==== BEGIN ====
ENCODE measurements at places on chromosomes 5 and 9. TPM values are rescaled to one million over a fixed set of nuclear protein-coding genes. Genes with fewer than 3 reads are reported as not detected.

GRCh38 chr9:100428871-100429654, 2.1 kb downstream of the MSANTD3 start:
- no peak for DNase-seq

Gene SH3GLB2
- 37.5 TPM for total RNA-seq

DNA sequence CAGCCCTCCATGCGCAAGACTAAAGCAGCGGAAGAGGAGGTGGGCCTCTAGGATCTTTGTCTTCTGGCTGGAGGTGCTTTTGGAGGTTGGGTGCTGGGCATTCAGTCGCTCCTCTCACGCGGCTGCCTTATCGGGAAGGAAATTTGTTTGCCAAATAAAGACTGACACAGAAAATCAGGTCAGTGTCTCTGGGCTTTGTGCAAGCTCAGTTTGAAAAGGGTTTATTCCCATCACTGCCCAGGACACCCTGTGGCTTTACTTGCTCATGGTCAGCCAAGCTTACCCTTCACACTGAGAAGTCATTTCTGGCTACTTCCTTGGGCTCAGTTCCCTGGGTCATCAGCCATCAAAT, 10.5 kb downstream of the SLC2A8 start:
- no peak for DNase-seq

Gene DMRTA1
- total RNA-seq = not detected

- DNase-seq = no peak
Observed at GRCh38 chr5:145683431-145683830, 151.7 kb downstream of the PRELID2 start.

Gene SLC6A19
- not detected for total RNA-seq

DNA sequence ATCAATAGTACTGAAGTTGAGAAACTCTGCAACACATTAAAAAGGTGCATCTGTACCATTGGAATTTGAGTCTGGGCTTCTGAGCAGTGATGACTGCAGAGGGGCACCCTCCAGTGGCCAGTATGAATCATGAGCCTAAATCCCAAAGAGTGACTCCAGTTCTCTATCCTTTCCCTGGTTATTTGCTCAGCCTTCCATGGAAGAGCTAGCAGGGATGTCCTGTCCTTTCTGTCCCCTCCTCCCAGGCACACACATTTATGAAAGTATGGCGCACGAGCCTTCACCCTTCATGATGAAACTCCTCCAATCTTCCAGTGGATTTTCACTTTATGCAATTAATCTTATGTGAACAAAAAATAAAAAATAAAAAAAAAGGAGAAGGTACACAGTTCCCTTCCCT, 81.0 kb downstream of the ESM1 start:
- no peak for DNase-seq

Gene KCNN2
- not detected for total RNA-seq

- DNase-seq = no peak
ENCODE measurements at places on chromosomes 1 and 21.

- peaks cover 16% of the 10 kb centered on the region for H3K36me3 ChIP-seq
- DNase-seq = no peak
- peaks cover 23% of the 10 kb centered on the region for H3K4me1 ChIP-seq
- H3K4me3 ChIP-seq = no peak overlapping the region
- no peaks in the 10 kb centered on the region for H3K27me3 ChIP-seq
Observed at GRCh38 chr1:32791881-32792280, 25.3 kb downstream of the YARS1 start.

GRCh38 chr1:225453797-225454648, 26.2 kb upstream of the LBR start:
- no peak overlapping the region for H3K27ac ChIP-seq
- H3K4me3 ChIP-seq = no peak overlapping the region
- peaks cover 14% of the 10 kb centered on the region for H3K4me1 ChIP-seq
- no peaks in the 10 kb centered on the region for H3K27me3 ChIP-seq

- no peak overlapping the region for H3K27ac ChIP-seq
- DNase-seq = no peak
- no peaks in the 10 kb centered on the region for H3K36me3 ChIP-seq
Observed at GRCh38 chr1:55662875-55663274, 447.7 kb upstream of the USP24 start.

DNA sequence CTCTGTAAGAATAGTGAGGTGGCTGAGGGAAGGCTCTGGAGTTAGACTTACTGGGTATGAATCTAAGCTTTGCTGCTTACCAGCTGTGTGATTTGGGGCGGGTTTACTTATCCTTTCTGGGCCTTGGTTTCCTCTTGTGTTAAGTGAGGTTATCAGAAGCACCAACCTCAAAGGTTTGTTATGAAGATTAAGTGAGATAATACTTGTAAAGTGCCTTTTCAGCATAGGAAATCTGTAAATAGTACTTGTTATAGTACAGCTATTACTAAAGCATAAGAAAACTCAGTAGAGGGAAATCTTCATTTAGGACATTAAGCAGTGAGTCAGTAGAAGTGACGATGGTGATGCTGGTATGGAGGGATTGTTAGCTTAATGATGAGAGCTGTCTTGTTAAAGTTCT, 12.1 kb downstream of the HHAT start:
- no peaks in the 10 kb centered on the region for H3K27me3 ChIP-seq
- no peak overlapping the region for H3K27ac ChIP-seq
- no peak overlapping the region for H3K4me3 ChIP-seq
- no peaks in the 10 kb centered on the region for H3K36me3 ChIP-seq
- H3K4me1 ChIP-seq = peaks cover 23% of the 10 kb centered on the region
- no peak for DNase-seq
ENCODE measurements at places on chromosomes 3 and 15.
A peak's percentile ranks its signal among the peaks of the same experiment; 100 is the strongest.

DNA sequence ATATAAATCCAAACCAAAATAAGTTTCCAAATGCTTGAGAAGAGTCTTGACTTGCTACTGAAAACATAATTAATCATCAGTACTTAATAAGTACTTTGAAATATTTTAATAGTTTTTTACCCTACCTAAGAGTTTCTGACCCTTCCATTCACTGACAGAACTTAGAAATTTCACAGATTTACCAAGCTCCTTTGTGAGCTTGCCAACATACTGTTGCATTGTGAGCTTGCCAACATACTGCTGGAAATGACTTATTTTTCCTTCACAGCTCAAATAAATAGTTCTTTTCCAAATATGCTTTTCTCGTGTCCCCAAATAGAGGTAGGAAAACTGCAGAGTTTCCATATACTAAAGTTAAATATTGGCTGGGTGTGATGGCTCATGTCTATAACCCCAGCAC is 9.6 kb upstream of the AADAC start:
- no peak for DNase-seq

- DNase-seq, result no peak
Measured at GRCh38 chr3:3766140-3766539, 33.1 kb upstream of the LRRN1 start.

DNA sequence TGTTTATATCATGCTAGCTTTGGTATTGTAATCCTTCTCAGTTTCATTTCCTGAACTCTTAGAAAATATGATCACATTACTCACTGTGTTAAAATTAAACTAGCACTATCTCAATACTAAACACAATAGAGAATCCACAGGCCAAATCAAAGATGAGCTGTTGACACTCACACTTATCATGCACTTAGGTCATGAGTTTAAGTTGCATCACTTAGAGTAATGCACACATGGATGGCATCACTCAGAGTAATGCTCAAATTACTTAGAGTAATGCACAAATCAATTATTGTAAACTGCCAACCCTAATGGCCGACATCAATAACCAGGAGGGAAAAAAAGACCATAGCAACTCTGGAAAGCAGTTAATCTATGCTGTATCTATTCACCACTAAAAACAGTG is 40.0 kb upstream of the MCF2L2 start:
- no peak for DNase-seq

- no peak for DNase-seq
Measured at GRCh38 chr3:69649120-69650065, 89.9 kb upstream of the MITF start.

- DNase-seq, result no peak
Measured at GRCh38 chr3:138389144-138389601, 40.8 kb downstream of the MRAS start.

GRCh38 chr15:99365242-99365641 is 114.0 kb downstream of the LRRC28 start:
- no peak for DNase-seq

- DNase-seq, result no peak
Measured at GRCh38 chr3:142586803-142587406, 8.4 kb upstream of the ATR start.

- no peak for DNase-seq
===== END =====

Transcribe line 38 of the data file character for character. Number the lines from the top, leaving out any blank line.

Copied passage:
- no peak overlapping the region for H3K4me3 ChIP-seq